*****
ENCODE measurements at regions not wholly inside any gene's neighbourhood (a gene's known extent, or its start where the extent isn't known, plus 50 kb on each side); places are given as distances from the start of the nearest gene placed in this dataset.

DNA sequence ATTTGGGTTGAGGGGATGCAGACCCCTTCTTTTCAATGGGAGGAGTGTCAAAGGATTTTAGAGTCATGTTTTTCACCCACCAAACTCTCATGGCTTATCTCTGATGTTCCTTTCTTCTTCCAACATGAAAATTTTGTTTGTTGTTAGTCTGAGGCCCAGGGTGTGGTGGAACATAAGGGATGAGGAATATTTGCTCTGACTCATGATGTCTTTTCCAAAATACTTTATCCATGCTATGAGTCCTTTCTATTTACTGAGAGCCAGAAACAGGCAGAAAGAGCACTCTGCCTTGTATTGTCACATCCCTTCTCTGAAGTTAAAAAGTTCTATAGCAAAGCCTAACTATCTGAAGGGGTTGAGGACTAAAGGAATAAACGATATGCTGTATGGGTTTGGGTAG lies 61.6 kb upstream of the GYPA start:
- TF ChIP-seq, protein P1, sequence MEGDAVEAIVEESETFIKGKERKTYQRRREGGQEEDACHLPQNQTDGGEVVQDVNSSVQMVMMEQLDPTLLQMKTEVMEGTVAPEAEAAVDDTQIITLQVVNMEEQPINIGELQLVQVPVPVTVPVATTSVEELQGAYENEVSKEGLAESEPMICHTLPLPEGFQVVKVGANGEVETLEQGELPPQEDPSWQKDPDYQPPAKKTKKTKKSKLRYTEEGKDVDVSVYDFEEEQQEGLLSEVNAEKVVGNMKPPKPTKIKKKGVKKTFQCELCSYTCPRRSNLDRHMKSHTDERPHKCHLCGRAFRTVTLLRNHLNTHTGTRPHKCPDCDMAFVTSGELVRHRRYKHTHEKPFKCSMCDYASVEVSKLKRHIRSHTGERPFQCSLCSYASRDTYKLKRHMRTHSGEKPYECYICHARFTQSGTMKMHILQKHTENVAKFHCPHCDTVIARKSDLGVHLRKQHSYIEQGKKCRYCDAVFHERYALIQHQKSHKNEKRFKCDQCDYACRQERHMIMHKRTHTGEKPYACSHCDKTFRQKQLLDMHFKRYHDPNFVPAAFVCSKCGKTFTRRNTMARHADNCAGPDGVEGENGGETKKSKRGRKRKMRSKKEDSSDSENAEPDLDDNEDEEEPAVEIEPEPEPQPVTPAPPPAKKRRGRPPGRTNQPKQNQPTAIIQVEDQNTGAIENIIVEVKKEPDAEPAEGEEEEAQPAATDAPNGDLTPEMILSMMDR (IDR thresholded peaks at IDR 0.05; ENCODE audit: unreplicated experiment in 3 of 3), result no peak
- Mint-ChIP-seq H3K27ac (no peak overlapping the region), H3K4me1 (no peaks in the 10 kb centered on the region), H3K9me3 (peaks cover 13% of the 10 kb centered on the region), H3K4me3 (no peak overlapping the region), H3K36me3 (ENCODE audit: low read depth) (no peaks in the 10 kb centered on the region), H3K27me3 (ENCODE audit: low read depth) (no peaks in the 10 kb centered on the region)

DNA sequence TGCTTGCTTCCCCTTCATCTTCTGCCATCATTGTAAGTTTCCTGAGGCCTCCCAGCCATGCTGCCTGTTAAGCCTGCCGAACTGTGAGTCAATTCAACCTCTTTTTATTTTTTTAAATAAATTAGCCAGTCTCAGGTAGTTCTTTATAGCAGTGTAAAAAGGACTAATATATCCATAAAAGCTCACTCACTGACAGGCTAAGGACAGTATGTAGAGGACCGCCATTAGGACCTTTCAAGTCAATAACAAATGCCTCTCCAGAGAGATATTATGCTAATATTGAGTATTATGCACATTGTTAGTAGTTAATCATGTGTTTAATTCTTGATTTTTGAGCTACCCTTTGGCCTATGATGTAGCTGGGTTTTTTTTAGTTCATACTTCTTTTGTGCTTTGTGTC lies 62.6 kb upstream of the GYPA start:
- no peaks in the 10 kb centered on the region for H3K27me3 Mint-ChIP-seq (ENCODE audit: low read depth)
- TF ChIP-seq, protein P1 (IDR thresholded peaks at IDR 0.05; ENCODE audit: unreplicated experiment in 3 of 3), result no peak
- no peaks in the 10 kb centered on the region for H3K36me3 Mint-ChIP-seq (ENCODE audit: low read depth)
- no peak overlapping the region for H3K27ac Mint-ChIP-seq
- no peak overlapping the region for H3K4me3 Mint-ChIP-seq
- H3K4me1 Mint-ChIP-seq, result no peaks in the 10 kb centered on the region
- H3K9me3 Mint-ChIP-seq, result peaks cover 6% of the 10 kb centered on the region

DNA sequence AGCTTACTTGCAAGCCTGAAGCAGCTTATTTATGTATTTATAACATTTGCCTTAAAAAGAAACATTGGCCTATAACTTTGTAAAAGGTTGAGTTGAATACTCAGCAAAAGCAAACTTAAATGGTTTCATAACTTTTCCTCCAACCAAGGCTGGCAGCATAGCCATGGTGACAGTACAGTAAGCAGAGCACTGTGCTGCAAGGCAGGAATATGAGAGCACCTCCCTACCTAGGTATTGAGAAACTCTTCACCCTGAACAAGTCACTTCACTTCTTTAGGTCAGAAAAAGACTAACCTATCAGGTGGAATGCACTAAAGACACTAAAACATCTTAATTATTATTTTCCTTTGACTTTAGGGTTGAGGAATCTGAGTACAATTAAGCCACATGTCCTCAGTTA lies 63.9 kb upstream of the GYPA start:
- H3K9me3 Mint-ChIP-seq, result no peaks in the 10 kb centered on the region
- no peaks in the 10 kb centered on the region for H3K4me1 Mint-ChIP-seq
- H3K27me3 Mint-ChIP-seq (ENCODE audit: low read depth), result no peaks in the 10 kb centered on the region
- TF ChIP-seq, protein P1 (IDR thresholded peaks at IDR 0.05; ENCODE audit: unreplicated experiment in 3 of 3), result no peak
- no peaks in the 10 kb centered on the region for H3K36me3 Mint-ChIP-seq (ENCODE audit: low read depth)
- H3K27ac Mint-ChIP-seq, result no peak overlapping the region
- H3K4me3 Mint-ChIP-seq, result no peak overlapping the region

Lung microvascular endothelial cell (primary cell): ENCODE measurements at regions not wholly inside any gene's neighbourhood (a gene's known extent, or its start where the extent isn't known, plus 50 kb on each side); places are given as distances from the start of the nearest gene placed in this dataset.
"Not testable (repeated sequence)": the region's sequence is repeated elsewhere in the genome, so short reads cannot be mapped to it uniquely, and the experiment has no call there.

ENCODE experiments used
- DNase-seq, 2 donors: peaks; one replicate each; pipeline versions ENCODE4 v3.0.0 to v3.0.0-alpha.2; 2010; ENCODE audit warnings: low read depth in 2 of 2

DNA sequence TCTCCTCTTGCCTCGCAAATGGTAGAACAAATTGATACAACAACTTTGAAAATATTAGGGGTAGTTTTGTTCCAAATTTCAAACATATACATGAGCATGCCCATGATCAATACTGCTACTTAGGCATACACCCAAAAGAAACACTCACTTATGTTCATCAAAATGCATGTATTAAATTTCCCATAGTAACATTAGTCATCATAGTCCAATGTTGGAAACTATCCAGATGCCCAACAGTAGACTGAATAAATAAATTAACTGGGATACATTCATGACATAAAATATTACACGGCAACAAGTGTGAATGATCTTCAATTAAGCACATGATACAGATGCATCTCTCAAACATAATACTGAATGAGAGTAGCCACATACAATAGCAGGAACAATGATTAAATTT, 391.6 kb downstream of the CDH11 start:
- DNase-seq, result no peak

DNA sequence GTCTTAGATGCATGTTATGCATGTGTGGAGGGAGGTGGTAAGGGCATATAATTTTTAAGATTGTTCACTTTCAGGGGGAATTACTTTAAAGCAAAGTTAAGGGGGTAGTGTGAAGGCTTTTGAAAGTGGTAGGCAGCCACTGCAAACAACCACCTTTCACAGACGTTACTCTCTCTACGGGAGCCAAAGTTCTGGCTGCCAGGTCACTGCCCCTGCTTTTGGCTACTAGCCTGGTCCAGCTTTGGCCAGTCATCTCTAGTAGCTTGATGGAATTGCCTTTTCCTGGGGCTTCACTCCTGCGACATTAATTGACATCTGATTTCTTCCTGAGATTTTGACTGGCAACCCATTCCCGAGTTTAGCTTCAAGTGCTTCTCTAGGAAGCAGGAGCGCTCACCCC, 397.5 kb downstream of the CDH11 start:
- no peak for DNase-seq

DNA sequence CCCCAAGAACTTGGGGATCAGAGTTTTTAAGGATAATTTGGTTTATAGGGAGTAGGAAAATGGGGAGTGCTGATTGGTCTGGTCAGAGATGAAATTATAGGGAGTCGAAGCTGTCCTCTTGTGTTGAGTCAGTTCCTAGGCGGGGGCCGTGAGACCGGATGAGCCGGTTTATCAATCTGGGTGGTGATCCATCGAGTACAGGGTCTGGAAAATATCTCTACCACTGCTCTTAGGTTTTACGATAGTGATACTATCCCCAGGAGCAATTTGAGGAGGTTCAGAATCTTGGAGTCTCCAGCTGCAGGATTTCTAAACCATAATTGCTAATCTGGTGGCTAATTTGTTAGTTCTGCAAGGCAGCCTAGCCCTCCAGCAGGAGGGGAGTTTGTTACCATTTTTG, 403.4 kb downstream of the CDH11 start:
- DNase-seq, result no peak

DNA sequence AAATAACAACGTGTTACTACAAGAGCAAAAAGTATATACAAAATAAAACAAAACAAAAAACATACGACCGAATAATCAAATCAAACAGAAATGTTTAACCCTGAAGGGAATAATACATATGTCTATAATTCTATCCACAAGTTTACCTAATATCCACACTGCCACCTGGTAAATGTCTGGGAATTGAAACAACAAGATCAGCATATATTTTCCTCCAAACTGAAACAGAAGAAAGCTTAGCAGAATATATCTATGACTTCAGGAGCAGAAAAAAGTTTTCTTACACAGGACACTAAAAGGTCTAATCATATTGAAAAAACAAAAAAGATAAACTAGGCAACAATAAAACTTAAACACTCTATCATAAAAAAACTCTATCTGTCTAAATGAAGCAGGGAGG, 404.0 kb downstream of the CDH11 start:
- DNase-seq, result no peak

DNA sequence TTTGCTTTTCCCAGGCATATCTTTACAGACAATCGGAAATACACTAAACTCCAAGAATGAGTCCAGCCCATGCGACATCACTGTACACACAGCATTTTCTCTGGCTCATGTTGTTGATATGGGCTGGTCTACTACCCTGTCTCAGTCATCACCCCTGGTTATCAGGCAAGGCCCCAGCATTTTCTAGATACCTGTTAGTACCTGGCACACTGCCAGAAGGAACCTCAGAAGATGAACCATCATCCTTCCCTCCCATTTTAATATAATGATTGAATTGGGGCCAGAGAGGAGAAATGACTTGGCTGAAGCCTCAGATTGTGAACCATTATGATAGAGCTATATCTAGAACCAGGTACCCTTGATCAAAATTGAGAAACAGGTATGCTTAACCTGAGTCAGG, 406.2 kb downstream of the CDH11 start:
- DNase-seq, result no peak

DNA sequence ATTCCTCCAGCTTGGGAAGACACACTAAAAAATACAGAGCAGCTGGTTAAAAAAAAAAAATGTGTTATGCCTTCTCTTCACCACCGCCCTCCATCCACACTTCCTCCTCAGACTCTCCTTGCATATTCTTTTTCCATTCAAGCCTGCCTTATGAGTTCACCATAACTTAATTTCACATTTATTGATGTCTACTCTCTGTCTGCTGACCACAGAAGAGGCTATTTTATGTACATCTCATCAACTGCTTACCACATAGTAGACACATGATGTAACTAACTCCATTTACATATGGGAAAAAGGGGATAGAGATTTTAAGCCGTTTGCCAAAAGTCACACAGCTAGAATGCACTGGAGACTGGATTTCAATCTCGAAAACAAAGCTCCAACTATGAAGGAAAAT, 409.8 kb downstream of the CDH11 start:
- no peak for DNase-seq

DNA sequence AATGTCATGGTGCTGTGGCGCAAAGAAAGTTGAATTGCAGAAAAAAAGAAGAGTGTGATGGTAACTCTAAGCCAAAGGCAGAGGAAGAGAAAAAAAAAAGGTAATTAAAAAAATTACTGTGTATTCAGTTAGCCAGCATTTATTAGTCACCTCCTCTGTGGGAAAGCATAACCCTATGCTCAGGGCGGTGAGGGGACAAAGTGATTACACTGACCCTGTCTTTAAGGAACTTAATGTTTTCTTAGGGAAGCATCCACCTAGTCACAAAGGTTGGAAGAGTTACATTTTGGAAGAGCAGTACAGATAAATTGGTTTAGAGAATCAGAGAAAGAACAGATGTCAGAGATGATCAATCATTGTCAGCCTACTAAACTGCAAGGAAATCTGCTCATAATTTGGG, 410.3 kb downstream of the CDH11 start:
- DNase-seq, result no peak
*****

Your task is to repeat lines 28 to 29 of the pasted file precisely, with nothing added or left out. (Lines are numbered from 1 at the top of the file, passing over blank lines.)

- no peak for DNase-seq

DNA sequence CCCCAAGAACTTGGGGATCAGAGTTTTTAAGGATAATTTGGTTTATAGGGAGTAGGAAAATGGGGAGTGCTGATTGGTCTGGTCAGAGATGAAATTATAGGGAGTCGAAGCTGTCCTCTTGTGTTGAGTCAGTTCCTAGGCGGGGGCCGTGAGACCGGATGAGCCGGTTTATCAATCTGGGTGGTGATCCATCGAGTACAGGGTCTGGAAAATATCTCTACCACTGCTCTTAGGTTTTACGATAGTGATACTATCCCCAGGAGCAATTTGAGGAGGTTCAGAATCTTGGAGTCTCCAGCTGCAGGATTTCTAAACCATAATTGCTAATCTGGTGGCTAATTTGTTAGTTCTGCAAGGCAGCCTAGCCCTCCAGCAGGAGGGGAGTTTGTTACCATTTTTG, 403.4 kb downstream of the CDH11 start: